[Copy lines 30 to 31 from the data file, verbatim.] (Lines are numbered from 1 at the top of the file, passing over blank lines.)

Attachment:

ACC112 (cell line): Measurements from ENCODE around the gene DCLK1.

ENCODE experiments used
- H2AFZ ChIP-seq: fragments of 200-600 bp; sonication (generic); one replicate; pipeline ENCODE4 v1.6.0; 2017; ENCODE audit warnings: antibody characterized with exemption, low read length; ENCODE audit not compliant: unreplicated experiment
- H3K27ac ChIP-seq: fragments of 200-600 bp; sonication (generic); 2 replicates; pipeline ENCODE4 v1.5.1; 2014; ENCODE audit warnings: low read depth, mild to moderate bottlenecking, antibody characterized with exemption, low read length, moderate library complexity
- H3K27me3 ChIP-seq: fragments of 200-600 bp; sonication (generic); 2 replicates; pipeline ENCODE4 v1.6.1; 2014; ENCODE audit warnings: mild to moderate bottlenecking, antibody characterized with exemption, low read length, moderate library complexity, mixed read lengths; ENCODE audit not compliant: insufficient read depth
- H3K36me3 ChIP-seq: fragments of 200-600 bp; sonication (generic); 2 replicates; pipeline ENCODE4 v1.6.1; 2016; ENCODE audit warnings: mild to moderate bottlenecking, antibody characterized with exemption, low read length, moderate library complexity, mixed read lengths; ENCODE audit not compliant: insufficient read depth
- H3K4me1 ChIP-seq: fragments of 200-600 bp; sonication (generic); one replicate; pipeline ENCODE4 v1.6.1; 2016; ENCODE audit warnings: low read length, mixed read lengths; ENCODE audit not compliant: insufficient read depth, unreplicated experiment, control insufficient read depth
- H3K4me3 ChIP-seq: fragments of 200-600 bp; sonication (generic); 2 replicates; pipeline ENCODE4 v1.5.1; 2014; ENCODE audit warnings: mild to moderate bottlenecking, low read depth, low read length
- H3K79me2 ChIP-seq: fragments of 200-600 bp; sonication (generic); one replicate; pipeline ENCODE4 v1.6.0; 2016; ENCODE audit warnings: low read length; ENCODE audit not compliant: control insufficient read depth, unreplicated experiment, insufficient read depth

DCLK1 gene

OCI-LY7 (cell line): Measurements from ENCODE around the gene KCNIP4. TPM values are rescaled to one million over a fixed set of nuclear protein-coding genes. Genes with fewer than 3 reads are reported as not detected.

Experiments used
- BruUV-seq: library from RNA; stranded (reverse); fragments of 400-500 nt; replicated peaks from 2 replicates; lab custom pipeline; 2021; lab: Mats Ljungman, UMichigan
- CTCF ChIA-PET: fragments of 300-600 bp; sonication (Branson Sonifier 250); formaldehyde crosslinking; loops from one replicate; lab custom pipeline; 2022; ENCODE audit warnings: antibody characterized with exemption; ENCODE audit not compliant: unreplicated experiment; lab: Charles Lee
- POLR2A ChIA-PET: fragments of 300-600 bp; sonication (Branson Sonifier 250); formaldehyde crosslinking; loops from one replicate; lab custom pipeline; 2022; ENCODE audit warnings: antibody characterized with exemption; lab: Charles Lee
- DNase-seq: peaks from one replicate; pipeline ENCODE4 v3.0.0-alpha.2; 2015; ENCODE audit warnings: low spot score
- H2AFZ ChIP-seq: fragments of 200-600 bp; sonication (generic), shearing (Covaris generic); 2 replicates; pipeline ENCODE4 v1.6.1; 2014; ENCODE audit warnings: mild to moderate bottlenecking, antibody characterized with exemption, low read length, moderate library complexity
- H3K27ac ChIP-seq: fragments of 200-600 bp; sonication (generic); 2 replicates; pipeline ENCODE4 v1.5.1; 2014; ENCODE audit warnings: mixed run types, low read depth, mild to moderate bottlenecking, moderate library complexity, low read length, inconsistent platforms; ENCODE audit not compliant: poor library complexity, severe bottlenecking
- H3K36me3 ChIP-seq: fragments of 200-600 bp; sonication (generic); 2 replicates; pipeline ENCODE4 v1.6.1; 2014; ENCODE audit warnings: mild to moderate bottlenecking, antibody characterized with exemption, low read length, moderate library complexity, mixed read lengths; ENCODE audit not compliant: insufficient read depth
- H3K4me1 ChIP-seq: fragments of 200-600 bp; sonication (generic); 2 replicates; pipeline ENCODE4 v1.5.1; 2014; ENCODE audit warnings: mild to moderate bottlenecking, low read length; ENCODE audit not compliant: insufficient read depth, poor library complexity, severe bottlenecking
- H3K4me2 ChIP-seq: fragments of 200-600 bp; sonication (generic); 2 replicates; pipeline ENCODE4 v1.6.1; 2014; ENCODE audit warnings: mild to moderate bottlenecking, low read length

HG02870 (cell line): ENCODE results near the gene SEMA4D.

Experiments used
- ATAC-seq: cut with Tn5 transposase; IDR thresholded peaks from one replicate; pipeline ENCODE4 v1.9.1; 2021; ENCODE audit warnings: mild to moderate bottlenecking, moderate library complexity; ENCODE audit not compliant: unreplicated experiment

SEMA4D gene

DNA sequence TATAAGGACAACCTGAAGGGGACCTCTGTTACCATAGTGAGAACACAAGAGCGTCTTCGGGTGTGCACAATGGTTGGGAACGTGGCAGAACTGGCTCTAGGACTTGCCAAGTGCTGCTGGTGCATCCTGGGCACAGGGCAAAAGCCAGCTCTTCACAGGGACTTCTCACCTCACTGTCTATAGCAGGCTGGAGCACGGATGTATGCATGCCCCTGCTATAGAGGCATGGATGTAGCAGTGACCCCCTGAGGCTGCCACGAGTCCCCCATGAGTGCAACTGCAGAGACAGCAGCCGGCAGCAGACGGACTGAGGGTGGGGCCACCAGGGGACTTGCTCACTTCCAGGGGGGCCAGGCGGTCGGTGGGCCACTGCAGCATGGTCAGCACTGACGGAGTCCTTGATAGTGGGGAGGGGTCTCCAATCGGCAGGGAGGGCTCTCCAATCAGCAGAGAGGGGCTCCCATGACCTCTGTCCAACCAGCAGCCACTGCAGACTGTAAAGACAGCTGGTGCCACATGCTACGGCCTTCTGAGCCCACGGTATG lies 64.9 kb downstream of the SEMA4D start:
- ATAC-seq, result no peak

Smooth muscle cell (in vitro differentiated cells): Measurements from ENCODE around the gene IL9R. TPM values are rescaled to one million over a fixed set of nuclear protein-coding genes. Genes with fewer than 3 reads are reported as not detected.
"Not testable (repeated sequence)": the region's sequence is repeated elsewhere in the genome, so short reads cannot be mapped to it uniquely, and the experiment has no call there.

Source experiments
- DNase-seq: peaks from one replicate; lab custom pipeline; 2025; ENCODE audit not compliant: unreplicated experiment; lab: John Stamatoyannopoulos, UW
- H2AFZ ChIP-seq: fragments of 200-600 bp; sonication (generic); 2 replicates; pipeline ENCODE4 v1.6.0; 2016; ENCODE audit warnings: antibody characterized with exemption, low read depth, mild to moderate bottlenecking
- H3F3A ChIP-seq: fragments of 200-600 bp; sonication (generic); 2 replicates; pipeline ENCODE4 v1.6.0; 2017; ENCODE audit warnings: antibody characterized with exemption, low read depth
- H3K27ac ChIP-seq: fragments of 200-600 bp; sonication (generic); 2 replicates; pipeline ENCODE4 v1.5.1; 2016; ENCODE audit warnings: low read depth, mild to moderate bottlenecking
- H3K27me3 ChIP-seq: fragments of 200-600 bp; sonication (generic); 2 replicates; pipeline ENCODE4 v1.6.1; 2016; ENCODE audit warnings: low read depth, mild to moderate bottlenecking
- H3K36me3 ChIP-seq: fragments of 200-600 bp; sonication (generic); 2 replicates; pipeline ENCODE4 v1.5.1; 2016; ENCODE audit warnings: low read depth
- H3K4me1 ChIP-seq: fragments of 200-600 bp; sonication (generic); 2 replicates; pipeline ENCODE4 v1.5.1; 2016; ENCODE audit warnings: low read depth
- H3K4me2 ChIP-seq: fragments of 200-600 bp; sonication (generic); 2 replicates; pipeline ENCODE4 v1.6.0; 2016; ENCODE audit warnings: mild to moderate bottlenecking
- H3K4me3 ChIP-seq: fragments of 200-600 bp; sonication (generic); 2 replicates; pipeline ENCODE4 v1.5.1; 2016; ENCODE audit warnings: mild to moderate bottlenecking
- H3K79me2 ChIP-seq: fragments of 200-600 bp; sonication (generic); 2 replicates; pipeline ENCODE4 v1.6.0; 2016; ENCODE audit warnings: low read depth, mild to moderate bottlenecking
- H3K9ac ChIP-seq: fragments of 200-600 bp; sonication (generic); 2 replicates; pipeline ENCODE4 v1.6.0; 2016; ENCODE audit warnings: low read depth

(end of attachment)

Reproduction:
Source experiments
- DNase-seq: peaks from one replicate; lab custom pipeline; 2025; ENCODE audit not compliant: unreplicated experiment; lab: John Stamatoyannopoulos, UW